After decades of monitoring the annual Medicare therapy caps and temporary exceptions fiascos, I got an early morning call from a Washington DC friend contact that Congress had finally “repealed” the cap on therapy services.
It was well into the early morning hours when the Senate finally voted 71-28 to pass a budget bill known as the Bipartisan Budget Act of 2018 .
I knew word would spread fast and my phone would soon start ringing so I quickly reviewed the bill’s language and found we still had a cap at $2010 but it had been changed back to a “soft” cap and the exception process missing from the previous legislation in January, had now been provided.
Section 50202 – Repeal of Medicare Payment Cap for Therapy Services; Limitation to Ensure Appropriate Therapy – The new law requires for services after December 31, 2017:
* Medicare claims are no longer subject to the therapy caps (one for occupational therapy services and another for physical therapy and speech-language pathology combined);
* Claims for therapy services above $2010, the same amount as the previous therapy caps, must include the KX modifier indicating that such services are medically necessary as justified by appropriate medical record documentation; and
* Claims for therapy services above $3,000 of incurred expenses may be subject to targeted medical review.
So, the threat of a hard cap is gone and Medicare beneficiaries can still obtain necessary therapy services beyond the $2,010 limit as long as you affix the KX modifier to the claim.
CMS also implemented a requirement for billing therapy services by ANY PROVIDER. (MM101076) effective 1/1/2018 set an additional billing requirement for any “always therapy” service provided by any provider specialty type. The instruction informed all providers that each code designated as “always therapy” must always be submitted with one of the therapy discipline modifiers GN, GO or GP in addition to any other relevant payment modifier like the KX modifier.
Based on this policy change, even a chiropractor providing an always therapy service must append the appropriate therapy modifier (normally GP) for the service being billed IN ADDITION TO modifier GY to indicate the service is non-covered by Medicare for their provider type.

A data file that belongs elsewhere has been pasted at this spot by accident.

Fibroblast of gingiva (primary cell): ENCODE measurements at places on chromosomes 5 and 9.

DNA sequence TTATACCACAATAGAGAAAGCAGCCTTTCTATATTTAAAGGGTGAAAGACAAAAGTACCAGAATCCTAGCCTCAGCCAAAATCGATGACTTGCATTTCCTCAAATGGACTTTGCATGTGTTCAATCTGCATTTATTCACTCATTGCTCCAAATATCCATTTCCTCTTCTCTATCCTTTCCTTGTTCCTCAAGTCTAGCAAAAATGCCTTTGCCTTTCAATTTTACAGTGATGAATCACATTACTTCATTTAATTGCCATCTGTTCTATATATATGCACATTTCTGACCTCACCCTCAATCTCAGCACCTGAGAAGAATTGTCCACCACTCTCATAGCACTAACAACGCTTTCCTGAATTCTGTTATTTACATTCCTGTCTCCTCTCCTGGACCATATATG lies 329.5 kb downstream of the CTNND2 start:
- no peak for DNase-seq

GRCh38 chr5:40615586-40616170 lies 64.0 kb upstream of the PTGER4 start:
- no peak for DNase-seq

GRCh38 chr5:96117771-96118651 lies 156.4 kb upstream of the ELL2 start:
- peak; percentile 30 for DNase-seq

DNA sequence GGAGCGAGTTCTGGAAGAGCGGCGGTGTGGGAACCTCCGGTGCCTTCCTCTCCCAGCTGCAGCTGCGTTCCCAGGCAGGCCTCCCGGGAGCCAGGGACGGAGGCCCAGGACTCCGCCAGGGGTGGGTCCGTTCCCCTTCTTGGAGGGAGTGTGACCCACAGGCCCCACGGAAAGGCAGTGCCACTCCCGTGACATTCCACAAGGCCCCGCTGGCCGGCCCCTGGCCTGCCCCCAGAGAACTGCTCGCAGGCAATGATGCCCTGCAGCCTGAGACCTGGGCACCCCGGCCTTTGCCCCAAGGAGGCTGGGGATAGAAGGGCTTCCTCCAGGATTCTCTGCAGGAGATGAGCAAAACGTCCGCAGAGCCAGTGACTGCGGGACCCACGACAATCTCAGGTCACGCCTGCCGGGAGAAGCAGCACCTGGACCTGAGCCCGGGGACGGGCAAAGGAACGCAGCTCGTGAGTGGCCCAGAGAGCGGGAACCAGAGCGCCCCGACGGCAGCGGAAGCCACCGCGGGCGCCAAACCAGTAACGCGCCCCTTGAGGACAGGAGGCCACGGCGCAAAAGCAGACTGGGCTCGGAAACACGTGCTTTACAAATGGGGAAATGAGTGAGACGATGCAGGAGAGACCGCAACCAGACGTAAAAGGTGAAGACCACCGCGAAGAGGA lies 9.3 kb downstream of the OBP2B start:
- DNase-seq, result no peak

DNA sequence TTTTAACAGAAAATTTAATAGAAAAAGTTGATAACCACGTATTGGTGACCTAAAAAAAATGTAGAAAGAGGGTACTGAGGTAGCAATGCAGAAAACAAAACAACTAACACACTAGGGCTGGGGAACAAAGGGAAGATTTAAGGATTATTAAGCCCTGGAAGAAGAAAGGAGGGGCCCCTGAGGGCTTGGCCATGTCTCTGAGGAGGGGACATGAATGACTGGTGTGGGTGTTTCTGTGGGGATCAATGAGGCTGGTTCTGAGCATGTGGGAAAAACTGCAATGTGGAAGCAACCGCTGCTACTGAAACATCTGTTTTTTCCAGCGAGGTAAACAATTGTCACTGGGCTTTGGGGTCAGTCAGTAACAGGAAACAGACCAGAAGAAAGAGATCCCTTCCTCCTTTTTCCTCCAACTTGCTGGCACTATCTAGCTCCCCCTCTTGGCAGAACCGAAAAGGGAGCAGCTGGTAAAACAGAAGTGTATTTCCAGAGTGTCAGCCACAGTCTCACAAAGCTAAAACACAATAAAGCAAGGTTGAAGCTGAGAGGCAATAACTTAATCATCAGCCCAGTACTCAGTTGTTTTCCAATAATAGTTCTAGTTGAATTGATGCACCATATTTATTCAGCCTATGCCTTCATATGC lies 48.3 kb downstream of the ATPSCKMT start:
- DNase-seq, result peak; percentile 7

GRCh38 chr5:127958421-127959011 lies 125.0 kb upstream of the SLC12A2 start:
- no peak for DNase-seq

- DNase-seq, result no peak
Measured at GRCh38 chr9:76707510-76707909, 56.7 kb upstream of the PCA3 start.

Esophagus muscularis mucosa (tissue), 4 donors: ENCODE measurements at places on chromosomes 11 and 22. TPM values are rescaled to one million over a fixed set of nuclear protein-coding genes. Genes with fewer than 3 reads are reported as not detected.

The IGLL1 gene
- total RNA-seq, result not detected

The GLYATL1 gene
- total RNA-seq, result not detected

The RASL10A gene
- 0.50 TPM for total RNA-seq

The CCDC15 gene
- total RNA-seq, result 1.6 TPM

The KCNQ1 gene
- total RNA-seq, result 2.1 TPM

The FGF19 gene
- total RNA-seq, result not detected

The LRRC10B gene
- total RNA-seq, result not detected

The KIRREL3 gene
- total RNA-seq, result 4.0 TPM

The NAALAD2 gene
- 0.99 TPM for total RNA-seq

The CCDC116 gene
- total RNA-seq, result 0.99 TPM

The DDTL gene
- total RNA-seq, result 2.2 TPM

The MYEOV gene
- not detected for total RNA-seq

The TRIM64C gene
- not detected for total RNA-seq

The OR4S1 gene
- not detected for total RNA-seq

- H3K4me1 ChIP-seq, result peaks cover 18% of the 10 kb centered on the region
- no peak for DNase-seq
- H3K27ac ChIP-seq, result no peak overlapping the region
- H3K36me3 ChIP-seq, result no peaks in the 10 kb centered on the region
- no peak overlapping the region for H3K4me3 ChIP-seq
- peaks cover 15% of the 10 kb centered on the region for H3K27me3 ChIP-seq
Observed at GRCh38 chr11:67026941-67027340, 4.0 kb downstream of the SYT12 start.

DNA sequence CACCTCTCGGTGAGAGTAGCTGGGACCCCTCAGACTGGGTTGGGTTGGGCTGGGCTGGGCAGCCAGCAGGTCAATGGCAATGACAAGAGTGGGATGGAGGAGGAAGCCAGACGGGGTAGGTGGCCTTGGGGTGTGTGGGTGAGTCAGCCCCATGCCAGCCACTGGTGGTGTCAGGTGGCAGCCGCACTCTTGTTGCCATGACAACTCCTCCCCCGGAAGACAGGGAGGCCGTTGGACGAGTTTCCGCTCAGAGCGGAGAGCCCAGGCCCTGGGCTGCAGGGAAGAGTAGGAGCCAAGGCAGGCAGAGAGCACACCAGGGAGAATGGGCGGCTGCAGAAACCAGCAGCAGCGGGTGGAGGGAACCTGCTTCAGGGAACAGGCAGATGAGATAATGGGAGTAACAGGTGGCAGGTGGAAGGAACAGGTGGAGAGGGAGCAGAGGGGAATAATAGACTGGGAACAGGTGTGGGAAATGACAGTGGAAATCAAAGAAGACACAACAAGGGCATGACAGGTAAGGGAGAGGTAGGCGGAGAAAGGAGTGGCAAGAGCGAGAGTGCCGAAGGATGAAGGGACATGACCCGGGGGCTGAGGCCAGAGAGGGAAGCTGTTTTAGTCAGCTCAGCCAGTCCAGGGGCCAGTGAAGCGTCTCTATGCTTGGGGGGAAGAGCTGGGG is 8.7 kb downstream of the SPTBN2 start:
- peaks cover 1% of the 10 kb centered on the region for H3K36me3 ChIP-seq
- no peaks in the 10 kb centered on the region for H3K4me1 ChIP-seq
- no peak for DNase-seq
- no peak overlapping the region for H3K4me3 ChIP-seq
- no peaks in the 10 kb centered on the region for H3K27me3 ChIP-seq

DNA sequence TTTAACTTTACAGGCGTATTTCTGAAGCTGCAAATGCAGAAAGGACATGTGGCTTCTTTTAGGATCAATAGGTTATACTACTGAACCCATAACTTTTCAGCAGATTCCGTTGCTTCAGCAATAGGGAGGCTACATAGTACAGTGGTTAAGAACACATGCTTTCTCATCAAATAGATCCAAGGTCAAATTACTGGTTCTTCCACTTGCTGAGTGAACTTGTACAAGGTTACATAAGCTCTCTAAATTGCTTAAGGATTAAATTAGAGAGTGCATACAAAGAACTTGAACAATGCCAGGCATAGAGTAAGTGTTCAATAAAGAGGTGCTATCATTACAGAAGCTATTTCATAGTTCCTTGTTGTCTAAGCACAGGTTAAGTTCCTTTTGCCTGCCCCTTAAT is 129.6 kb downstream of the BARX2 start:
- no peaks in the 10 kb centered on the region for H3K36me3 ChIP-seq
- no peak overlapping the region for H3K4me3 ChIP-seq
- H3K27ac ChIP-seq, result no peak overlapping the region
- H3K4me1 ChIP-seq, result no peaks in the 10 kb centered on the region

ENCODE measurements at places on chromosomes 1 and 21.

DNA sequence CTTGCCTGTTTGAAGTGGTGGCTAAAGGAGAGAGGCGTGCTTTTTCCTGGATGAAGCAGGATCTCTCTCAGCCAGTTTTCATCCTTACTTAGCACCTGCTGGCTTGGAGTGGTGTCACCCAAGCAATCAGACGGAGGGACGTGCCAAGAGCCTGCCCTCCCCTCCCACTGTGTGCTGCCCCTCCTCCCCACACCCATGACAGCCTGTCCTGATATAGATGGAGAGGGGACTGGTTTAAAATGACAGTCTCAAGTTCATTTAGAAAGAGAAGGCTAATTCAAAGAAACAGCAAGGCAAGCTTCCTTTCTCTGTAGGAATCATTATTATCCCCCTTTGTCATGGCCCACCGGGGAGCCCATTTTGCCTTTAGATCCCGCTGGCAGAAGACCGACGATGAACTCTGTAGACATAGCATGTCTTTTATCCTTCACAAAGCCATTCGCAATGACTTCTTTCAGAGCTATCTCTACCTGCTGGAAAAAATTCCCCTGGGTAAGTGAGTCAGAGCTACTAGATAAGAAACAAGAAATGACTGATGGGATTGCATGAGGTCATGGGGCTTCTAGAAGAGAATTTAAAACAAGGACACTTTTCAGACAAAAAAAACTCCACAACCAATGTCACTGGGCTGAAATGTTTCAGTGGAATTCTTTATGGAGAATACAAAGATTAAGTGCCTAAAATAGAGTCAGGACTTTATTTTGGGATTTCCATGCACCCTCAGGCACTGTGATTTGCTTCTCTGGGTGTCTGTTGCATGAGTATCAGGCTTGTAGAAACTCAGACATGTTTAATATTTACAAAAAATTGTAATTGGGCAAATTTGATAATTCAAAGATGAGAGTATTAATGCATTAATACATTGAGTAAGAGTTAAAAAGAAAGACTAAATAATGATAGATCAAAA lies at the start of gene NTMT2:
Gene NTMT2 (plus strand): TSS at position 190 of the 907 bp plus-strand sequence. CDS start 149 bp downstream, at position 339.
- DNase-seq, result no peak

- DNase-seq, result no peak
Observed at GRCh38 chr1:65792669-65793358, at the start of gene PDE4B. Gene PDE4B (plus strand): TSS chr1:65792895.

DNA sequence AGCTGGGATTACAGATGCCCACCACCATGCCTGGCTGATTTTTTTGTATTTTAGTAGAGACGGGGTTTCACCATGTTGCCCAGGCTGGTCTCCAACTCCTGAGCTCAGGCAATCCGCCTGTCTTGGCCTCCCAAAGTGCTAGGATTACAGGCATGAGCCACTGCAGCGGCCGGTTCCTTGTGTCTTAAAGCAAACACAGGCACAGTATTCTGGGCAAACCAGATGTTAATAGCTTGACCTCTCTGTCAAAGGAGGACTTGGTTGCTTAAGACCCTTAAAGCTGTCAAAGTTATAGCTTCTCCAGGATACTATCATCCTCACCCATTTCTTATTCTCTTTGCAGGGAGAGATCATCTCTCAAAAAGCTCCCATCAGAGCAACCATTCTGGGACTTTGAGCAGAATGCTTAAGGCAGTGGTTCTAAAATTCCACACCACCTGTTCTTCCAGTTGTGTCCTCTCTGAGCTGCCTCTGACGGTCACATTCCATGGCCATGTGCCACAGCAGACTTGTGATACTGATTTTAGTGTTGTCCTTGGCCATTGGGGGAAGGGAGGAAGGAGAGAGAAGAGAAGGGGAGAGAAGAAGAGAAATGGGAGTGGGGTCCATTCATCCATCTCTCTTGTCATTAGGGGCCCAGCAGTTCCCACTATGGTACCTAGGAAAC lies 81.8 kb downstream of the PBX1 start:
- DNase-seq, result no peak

Many Chiropractic offices are having claims “rejected” by CMS rather than being “denied and forwarded” to the secondary insurance just because they did not append the default GP discipline modifier to the therapy line items.
A rejected claim does NOT PROCESS through the system at all and therefore does not generate a valid denial for purposes of collection from the patient or their secondary coverage carrier. Offices that are not following the new reporting requirements have found themselves in a revolving door of re-submissions.
If, on any claim from any provider, one of the therapy modifiers, GN, GO or GP, is not appended then the claim will reject and not process through the Medicare processing system for denial.
You will need to refile the claim with the appropriate modifiers for it to process for denial.
The last battle: To offset future costs associated with eliminating the hard cap, Congress also enacted a payment differential for PTAs and COTAs like that used for Physician Assistants and Nurse Practitioners, which means therapist assistants will be reimbursed 85% of the amount PTs and OTs receive for the same services.
This reduction is set to go into effect on January 1, 2022 and will have more impact on “facilities and rehab agencies” than the Part “B” office setting where direct supervision of an enrolled PT or OT is required.
Baring any legislative actions to the contrary, we should be firmly set on the issues of caps and exceptions until the end of 2027.